Stephen Harper would quit as PM even if party loses by a seat

Conservative Leader Stephen Harper says he will cease to be prime minister if his party comes a close second in the Oct. 19 election, signalling in a one-on-one interview with CBC's Peter Mansbridge that he will not resort to procedural tactics to remain in power.

Harper makes vow with polls showing the tightest 3-way race in decades

Stephen Harper Interview with Peter Mansbridge

7 years ago
Duration 26:21
Prime Minister Stephen Harper sits down with Peter Mansbridge for an exclusive interview.

Conservative Leader Stephen Harper says he will cease to be prime minister if his party comes a close second in the Oct. 19 election, signalling he will not resort to any procedural tactics to remain in power.

In a wide-ranging interview with CBC chief correspondent Peter Mansbridge, Harper was asked whether the party with the most seats should take power in a minority government situation.

"My position has always been if we win the most seats I will expect to form the government and if we don't, I won't," Harper said.

Mansbridge asked Harper if that would be the case, even if the Conservatives finish only couple of seats behind.

"Well, I would not serve as prime minister," Harper said. 

Harper made this vow with polls showing the tightest three-way race in decades. Recent surveys suggest a handful of seats might separate first- and second-place parties. Pierre Trudeau had mused about hanging onto power during the 1979 campaign that saw Joe Clark win a minority mandate.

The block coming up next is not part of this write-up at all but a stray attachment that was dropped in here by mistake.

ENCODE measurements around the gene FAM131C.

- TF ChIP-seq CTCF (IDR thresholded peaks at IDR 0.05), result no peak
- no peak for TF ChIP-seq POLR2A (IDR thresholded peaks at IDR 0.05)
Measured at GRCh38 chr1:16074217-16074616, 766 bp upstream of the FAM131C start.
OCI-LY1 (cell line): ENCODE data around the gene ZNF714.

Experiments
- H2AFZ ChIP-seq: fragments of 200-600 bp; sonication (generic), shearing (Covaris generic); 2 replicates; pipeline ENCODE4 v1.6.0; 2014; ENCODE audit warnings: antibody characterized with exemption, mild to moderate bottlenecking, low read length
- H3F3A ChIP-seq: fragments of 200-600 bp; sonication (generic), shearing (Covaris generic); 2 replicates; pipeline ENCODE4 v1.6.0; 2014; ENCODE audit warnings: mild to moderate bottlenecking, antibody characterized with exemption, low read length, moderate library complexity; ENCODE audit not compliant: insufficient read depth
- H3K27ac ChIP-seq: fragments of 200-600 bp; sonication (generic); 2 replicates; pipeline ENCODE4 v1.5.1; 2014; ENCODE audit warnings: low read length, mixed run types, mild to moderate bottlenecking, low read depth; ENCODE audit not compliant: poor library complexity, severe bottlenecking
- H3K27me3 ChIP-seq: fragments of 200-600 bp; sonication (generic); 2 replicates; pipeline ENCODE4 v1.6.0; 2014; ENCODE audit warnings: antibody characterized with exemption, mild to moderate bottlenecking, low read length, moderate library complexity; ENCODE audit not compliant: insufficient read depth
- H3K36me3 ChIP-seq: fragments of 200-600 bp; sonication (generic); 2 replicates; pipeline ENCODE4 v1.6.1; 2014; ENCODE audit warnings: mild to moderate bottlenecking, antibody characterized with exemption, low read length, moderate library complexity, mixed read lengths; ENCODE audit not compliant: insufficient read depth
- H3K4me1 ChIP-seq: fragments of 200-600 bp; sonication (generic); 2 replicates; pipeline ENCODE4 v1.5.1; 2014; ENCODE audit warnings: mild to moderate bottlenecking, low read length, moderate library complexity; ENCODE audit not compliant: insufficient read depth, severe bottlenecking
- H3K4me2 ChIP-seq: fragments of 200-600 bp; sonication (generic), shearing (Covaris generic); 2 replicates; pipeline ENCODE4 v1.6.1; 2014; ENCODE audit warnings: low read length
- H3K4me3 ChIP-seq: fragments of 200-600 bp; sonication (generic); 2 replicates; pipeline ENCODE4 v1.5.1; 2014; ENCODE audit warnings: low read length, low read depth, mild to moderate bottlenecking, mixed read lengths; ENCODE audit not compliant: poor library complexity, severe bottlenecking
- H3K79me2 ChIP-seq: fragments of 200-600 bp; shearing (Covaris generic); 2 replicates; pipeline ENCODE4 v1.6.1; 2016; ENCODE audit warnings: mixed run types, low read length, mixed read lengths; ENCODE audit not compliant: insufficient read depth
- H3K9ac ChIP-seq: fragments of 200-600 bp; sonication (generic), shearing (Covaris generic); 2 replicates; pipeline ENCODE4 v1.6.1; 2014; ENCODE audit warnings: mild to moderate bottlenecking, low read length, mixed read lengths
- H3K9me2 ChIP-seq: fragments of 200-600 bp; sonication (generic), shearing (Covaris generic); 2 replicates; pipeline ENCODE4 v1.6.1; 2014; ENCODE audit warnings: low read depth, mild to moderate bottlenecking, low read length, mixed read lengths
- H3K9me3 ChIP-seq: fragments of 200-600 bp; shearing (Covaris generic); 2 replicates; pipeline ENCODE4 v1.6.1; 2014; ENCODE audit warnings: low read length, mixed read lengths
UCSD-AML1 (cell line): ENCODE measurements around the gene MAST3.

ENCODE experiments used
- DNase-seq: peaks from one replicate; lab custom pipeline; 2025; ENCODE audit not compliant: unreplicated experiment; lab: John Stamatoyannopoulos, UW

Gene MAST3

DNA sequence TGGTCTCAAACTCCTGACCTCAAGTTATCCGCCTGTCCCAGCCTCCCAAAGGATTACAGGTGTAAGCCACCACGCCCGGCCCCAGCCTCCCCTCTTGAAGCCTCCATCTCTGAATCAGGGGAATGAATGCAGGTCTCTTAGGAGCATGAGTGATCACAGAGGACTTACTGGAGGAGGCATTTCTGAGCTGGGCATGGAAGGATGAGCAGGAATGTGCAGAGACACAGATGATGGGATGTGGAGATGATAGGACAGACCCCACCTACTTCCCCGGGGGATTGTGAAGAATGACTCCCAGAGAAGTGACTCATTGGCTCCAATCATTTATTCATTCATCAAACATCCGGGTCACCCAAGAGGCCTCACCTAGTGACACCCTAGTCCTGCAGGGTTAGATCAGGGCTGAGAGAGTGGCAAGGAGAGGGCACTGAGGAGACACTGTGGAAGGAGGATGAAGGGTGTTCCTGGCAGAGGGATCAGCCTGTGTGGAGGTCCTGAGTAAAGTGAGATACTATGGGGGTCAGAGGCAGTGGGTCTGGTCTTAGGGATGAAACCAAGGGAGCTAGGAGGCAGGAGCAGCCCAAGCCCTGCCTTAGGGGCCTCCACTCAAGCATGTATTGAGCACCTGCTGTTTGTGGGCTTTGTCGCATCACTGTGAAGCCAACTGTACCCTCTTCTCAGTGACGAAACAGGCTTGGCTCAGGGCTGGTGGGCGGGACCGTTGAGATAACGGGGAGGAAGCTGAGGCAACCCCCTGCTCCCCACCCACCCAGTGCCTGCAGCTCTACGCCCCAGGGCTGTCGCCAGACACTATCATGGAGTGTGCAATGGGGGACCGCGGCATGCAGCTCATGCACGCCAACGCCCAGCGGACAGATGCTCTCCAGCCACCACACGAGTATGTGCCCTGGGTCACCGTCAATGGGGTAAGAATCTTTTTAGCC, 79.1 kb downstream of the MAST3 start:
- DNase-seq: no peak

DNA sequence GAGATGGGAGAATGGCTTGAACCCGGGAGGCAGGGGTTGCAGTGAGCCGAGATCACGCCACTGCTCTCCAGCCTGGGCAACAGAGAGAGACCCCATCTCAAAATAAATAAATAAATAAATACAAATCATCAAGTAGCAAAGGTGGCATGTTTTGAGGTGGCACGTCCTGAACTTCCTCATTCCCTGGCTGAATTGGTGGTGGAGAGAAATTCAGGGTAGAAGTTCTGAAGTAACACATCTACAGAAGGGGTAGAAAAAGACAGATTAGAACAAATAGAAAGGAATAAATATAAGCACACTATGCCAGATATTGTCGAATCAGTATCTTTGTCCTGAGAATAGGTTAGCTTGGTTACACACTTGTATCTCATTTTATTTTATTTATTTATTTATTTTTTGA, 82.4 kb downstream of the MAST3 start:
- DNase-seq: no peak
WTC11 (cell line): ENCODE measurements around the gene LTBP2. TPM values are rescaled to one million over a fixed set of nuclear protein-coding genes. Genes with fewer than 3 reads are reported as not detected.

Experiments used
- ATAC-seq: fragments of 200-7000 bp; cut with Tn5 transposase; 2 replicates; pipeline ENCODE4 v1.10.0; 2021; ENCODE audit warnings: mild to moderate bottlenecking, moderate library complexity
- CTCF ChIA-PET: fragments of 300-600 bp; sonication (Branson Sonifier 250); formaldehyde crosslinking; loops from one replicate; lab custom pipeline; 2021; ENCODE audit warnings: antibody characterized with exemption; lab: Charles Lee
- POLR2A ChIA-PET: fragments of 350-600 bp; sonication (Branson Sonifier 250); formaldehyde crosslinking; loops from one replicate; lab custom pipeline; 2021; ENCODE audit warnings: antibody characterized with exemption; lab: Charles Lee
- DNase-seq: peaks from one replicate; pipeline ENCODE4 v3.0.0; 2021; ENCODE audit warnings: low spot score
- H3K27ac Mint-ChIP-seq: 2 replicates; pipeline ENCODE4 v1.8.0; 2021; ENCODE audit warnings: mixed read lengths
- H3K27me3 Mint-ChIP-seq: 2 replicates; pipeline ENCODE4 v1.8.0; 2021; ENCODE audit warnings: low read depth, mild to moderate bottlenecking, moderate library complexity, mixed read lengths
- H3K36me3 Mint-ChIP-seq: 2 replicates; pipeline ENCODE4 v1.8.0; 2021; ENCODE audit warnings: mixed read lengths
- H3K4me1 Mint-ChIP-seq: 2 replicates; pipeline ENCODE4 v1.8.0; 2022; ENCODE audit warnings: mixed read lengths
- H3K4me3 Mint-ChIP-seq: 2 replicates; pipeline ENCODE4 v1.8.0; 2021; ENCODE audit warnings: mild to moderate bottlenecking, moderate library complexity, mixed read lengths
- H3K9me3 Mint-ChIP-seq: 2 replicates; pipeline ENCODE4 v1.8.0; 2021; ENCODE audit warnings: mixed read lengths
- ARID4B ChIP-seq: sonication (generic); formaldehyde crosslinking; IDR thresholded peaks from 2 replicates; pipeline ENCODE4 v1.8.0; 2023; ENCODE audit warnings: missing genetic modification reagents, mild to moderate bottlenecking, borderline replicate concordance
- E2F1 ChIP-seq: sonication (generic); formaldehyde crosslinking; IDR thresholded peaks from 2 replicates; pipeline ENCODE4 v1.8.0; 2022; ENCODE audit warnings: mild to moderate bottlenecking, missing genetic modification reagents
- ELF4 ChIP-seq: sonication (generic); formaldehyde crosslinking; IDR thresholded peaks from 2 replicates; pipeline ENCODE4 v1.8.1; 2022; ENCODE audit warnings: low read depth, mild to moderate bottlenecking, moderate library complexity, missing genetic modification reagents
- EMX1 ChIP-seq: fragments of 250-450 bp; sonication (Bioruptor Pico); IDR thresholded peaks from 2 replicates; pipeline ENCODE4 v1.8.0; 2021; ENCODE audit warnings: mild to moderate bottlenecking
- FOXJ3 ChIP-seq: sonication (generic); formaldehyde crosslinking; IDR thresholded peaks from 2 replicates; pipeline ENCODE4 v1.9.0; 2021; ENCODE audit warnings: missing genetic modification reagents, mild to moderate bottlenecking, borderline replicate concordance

"We don't, you know, elect a bunch of parties who then, as in some countries, get together and decide who will govern. We ask people to make a choice of a government," Harper said. "And so I think that the party that wins the most seats should form the government."

Harper appeared to be ruling out any attempt to try to cling to power through any procedural machinations following the election results if his party finished in second place. For example, if only a few seats separated his party from first place, he could try to persuade MPs from other parties to join his government.

Or, he could attempt to form a coalition with the other opposition parties. But Harper has been a vocal opponent of coalition governments. In the 2011 election, when polls suggested the Conservatives would win the most seats but might only form a minority government, Harper repeatedly denounced the idea that the opposition would take power by forming a coalition, saying it was an illegitimate way to form government.

NDP Leader Tom Mulcair has said his party is open to forming a coalition government with the Liberals. But Liberal Leader Justin Trudeau has said that while the two parties could work on legislative bills, there will be no formal coalition with the NDP.

'What's enough?'

The interview with Harper covered a number of different issues, including the current Syrian refugee crisis, a topic that became a hot issue in the campaign last week after a photo of a drowned three-year-old Syrian boy made headlines around the world.